Dr. Stone is a new manga series from Viz Media that has a good mix of sci-fi and fantasy themes. It’s also written for teens, so expect some sideways glances at girls and lots of action. In this first volume we’re introduced to two lead characters, the world becomes stone, and a lot of time passes. Prepare for a stone cold age of action-adventure!
So what’s it about?
The official summary reads:
One fateful day, all of humanity was petrified by a blinding flash of light. After several millennia, high schooler Taiju awakens and finds himself lost in a world of statues. However, he’s not alone! His science-loving friend Senku’s been up and running for a few months and he’s got a grand plan in mind–to kickstart civilization with the power of science!
Why does this matter?
This is a fun manga due to the dynamic between the two lead characters. One is very smart (Senkuu who self proclaims himself as Dr. Stone) and the other is very resilient and loyal (Taiju). Together they must take humans out of the stone age and save the world one discovery in human history at a time.
Fine, you have my attention. What’s good about it?
The discoveries in human history I was just referring to are some of the most entertaining elements in this series. Dr. Stone is super smart and he uses those smarts to relay to the reader key things that early humans discovered to advance their status in life. We learn things like how to make a corrosive agent and the many uses of calcium carbonate. That may sound boring, but their uses are key in a world that is empty of any technology at all. Dr. Stone talks early on about where they are when it comes to science and technology in human history, and he uses these discoveries to explain how he’s getting his buddy and himself further along for the sake of all the humans still trapped in stone.
That element of the series is left quite open-ended, which keeps the reader guessing and awaiting a big reveal somewhere down the road. No, instead this first volume focuses much more on the developments during the calamity (they are trapped in stone for thousands of years) and then the immediate work to be done to not die in a Stone Age-like period. Buildings are now gone, there is no tech at all, and Dr. Stone is stuck with Taiju to somehow save all the humans still stuck in stone shells.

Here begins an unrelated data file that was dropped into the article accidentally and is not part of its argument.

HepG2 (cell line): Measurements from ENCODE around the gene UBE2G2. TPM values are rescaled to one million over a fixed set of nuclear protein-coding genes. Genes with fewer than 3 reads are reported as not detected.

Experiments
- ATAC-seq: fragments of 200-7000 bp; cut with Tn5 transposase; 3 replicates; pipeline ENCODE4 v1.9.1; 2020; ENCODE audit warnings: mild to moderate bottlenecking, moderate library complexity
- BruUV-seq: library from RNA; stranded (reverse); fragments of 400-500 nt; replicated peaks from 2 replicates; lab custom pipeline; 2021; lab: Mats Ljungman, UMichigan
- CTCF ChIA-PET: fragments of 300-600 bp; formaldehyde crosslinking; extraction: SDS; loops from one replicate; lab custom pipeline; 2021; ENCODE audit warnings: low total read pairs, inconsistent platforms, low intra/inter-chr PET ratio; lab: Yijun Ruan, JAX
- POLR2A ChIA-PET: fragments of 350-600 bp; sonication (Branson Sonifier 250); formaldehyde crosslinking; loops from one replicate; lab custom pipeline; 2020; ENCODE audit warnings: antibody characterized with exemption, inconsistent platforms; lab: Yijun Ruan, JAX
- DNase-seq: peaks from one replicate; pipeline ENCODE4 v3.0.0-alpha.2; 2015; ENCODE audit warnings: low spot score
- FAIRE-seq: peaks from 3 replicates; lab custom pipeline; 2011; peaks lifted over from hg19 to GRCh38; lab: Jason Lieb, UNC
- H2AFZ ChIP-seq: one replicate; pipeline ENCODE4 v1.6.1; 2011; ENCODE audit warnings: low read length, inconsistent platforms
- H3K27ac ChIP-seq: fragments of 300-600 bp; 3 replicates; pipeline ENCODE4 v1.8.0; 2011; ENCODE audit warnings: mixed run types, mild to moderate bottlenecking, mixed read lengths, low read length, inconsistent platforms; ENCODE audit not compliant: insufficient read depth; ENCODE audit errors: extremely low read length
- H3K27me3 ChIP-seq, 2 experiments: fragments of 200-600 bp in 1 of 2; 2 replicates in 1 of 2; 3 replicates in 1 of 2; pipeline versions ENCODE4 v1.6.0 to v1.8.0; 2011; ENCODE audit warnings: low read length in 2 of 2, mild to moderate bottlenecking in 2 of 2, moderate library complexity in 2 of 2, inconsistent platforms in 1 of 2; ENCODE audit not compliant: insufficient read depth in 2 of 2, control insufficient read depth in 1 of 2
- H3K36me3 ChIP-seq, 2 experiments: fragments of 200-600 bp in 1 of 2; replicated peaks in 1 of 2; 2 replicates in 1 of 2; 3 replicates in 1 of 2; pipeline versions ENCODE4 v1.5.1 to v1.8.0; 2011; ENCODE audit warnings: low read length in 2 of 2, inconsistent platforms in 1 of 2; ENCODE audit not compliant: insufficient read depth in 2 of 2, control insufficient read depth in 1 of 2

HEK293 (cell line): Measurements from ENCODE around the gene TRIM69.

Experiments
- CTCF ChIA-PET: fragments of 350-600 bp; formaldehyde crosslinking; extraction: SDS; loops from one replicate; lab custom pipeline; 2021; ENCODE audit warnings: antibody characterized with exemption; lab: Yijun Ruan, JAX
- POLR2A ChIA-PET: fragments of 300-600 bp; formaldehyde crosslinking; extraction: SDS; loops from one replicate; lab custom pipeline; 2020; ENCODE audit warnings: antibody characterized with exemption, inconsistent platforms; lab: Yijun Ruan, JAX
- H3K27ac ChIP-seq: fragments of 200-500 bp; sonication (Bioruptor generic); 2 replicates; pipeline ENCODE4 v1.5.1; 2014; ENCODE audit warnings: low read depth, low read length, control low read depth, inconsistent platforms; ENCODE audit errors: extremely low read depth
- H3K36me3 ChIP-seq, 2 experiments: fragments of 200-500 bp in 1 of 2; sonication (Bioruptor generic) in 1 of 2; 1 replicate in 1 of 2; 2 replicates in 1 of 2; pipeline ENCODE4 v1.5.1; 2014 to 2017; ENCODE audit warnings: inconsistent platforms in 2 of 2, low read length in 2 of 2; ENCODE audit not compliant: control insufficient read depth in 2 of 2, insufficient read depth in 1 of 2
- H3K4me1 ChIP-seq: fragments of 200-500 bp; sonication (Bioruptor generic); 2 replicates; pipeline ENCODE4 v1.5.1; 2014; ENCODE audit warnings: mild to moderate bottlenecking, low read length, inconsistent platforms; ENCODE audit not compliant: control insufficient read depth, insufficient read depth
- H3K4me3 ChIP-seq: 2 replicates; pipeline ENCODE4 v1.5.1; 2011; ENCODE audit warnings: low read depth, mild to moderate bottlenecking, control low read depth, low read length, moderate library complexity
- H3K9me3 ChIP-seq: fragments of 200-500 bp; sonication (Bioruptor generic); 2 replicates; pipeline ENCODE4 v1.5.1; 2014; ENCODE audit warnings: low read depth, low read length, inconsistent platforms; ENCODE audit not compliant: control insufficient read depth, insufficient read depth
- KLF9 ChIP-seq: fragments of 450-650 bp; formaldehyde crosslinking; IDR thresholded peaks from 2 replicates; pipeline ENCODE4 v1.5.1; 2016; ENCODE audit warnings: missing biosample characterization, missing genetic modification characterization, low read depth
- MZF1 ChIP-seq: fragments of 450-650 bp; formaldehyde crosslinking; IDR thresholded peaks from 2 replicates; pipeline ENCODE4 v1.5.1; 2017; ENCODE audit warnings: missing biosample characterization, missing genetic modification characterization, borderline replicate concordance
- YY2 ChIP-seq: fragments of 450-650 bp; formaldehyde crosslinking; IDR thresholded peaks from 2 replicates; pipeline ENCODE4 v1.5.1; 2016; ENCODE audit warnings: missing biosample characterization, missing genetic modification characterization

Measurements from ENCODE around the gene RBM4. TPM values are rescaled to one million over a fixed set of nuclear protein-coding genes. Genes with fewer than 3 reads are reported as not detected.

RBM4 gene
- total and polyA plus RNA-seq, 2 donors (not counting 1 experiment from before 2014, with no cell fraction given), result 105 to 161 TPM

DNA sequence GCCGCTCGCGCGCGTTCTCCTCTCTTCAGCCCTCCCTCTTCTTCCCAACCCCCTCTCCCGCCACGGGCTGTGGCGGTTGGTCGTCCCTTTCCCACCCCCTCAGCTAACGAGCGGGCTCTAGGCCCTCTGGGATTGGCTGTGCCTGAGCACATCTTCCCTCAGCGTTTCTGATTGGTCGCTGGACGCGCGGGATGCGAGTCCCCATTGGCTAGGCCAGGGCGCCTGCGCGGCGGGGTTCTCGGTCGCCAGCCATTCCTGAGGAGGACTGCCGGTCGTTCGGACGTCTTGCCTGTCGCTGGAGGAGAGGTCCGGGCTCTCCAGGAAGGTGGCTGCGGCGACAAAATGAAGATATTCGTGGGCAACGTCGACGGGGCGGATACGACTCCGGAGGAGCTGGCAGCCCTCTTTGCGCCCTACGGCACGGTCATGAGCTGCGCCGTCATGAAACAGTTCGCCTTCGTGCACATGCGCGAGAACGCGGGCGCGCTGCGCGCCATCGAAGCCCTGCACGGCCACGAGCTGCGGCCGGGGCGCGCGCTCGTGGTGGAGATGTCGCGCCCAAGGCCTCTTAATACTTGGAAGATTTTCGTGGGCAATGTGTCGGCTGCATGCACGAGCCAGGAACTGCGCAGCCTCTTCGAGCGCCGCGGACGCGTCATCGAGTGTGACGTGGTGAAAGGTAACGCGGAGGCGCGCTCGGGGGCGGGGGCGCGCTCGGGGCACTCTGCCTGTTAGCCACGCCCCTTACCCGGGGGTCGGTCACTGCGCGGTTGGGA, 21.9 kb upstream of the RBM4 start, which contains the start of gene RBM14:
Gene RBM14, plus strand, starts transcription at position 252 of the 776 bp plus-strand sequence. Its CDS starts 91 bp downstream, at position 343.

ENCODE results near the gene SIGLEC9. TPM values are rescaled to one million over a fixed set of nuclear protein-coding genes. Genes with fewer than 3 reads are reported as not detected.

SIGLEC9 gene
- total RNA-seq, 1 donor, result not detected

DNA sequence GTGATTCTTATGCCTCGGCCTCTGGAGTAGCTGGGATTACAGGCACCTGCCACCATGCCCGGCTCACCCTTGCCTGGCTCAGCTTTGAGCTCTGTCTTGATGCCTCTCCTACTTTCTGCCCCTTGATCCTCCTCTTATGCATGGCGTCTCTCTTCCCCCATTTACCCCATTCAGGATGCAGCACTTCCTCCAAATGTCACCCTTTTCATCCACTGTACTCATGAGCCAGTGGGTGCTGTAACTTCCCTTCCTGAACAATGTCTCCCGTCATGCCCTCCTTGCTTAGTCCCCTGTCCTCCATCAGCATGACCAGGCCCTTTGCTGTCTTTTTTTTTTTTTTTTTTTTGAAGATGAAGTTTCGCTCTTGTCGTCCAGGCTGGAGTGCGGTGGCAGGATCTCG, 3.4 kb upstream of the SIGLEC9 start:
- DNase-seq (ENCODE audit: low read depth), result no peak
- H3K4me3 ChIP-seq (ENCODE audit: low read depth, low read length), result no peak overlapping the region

Stone and Taiju’s relationship is similar to two brothers who are kind to each other but are very willing to tease each other too. For two guys waking up after thousands of years asleep, they sure are calm about the state of the world, but that makes you like them even more since they are so heroic. Eventually an enemy arises to mix things up, and their point of view is askew from Dr. Stone and Taiju’s to the point where a second volume could get very interesting. There is also a love interest, though she enters the story rather late.
The art throughout by Biochi is detailed, especially the environments, and it’s more than willing to increase the dramatic effects to eleven when need be. Impossible facial expressions and dramatic poses are used to increase the empathic nature of a moment, which gives the book a cartoony sort of feel.
It can’t be perfect can it?
It’s a teen manga, but it’s still a bit overly done with the sexual poses of the female characters. Hell, the very first page (see above) has seemingly naked women cast in stone. It’s relatively minor since the female supporting character doesn’t appear for a good chunk of the book, but it’s worth noting.
Character-wise, Taiju is rather boring. He’s a handful of clichéd traits as he’s tough, handy, and more than open about how dumb he is in comparison to Dr. Stone. He’s like an overzealous dog to Dr. Stone, making their dynamic rather flat and boring.
Is it good?
A good first volume that sets up its premise and interesting character dynamics by the end. This book is juggling fun facts about human discoveries with action and big implications all in a well-paced package. As a whole, this is a fresh-faced sci-fi epic with strong fantasy sensibilities.